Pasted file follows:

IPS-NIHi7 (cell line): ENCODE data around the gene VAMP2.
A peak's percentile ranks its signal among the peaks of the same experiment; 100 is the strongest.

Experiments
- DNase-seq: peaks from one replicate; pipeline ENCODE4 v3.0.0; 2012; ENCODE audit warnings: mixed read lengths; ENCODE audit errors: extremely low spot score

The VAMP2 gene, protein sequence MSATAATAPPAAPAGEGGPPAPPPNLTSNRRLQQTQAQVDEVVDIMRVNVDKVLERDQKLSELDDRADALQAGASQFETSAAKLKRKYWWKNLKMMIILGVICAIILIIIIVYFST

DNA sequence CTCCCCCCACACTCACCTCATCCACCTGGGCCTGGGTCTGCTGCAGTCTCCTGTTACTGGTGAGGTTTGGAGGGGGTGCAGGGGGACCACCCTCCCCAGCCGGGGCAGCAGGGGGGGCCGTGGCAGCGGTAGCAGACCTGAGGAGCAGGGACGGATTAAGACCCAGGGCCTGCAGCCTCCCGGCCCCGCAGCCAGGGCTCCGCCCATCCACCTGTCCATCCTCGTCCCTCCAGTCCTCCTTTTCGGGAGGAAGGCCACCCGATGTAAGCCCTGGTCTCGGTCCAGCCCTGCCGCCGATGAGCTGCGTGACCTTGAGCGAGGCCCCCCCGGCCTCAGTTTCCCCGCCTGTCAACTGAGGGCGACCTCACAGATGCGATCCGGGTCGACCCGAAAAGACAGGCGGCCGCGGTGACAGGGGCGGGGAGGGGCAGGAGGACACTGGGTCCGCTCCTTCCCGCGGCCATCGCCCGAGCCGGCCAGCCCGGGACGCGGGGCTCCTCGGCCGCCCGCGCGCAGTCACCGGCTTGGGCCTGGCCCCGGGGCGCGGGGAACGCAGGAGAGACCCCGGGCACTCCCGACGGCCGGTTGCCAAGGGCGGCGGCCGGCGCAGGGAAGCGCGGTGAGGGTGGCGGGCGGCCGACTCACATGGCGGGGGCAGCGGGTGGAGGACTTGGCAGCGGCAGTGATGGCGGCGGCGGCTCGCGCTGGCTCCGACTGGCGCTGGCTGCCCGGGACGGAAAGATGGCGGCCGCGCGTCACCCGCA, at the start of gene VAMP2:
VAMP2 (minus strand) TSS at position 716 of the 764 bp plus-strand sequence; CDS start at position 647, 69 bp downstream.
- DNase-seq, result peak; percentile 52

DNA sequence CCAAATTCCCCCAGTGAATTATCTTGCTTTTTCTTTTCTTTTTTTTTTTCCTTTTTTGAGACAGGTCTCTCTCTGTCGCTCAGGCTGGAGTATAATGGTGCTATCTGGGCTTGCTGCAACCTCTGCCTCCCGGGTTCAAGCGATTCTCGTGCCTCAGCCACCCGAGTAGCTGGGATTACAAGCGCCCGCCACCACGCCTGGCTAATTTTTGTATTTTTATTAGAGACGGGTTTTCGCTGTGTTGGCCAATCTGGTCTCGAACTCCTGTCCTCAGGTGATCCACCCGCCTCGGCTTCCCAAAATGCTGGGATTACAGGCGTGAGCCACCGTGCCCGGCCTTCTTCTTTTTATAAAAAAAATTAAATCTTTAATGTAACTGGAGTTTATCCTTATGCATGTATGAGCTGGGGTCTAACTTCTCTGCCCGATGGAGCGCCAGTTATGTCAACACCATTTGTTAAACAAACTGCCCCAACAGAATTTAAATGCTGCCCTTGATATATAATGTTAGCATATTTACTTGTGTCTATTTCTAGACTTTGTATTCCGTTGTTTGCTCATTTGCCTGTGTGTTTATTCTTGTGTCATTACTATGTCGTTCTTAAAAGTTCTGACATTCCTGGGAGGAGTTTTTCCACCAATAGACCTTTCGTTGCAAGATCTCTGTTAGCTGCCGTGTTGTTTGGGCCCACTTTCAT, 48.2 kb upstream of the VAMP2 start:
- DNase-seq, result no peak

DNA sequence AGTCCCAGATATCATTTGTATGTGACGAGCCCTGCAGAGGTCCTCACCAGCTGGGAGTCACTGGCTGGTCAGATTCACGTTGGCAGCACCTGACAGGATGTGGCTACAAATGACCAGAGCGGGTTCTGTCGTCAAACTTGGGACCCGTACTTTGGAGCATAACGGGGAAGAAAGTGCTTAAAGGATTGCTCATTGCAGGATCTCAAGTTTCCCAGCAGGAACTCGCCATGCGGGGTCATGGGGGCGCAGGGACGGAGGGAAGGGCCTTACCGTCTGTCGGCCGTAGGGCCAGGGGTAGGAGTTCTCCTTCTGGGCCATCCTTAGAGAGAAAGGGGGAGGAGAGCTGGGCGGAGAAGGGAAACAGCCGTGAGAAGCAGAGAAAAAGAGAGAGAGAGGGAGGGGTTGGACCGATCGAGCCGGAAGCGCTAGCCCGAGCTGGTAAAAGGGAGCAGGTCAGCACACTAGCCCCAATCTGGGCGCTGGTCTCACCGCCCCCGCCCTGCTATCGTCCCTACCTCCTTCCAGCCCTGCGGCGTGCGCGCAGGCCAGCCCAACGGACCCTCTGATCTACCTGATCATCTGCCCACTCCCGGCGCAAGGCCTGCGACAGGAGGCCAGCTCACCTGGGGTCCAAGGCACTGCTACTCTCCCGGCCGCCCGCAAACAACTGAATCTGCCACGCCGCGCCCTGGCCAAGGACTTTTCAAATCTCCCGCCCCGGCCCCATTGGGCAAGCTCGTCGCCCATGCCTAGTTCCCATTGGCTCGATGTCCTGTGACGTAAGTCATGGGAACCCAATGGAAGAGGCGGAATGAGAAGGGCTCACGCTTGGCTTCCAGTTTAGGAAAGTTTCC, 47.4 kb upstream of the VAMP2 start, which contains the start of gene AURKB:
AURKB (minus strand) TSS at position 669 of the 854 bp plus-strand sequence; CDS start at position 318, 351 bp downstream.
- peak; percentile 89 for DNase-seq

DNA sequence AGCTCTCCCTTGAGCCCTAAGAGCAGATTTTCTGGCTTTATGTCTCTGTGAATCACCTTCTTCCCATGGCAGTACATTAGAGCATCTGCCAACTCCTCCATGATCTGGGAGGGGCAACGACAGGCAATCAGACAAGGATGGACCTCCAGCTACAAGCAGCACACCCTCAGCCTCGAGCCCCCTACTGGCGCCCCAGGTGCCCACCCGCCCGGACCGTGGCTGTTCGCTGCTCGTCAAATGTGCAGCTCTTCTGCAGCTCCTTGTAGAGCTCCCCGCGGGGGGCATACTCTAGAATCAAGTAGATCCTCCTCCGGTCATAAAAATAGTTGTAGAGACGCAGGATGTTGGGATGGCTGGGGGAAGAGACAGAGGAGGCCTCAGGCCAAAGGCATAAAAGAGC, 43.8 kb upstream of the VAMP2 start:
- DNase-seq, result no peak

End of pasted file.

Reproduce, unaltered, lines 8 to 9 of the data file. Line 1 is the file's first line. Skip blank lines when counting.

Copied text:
- DNase-seq, result peak; percentile 52

DNA sequence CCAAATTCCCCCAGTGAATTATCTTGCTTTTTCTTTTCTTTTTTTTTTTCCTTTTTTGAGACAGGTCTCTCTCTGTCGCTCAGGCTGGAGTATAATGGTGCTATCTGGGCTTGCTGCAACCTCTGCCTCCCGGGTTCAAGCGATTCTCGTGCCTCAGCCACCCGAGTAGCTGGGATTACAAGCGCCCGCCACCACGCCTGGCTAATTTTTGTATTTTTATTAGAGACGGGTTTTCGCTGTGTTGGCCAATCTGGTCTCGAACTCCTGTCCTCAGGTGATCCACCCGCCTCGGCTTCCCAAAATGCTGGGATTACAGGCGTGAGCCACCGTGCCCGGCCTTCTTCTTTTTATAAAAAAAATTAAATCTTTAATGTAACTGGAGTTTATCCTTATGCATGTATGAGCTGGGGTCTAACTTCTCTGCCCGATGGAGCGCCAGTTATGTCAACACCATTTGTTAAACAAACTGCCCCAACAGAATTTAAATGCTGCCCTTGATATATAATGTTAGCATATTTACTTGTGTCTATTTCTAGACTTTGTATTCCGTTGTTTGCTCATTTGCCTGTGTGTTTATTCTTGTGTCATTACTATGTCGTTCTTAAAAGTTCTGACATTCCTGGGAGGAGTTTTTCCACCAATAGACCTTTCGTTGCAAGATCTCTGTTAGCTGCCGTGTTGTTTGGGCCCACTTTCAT, 48.2 kb upstream of the VAMP2 start: